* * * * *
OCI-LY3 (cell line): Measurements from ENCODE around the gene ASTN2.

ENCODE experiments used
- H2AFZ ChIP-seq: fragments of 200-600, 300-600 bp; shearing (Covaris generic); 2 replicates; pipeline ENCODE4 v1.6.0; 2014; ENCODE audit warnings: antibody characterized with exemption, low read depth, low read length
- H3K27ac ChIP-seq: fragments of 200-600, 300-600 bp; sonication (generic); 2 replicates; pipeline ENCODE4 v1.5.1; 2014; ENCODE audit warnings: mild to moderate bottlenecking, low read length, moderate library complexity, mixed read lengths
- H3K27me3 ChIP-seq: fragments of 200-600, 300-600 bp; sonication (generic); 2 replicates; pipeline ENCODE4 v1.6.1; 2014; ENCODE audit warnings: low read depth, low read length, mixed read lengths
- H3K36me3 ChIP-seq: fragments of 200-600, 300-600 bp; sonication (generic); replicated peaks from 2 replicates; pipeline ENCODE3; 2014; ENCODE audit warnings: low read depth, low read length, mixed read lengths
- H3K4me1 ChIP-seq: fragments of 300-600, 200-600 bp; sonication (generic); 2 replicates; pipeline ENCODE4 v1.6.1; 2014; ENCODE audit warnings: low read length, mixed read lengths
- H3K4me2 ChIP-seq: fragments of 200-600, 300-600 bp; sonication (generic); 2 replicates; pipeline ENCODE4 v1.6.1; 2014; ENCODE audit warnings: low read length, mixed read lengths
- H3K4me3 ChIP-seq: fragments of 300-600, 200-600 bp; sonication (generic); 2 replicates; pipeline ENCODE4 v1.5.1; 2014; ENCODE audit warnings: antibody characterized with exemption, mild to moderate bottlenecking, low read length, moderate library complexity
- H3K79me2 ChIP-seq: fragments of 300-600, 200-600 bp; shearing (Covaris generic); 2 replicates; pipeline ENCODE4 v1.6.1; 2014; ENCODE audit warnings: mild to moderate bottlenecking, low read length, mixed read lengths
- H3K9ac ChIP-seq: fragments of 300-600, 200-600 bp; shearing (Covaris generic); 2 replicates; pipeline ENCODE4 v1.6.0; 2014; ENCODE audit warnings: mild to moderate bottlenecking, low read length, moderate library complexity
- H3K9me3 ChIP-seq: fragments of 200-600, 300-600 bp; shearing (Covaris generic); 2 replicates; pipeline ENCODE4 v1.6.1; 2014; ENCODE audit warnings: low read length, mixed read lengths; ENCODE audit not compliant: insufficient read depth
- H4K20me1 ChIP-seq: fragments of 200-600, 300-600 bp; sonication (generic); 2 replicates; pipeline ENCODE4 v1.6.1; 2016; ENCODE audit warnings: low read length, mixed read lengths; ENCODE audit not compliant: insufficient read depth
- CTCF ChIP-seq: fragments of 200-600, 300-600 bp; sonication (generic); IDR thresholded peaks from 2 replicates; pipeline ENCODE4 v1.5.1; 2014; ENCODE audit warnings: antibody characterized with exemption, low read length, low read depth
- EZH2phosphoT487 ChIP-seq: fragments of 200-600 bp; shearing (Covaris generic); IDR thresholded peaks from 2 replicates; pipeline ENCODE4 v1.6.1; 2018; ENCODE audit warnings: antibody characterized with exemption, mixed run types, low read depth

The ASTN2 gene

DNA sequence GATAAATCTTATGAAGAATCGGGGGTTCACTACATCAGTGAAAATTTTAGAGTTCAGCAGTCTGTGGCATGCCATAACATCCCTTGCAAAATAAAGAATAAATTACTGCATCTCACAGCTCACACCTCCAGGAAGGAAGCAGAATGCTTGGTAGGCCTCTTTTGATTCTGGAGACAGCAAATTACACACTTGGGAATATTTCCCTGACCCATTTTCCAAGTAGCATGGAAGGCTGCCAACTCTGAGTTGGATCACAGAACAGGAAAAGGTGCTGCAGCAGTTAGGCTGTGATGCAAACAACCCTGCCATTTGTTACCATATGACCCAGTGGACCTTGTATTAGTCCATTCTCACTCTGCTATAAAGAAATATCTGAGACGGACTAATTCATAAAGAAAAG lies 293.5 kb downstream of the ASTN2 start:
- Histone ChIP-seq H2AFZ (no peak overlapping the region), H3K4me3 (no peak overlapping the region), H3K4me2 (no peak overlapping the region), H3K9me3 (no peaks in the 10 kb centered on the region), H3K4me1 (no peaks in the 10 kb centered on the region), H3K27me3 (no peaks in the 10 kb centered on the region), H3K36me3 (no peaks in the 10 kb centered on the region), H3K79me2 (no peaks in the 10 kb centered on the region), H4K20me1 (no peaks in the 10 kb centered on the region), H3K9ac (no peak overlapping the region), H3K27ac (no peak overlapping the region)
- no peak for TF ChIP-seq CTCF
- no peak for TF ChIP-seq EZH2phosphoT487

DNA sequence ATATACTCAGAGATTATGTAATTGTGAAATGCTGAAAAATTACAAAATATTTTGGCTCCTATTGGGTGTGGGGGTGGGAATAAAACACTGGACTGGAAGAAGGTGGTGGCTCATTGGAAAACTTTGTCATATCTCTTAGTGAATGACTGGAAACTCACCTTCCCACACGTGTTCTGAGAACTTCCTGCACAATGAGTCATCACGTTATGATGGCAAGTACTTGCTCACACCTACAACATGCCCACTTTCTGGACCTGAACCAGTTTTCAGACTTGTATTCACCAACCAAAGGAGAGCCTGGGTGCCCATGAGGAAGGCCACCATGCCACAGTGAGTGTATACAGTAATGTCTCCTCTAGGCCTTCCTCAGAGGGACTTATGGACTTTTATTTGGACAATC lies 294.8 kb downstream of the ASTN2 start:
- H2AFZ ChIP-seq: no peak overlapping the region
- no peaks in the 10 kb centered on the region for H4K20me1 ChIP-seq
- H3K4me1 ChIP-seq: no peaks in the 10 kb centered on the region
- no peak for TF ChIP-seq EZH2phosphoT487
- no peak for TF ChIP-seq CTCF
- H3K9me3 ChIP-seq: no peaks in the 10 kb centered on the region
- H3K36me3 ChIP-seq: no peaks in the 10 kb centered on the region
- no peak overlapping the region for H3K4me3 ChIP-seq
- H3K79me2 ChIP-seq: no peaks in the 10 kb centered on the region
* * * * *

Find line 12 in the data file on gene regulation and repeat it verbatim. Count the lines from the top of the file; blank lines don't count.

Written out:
- H3K9me3 ChIP-seq: fragments of 200-600, 300-600 bp; shearing (Covaris generic); 2 replicates; pipeline ENCODE4 v1.6.1; 2014; ENCODE audit warnings: low read length, mixed read lengths; ENCODE audit not compliant: insufficient read depth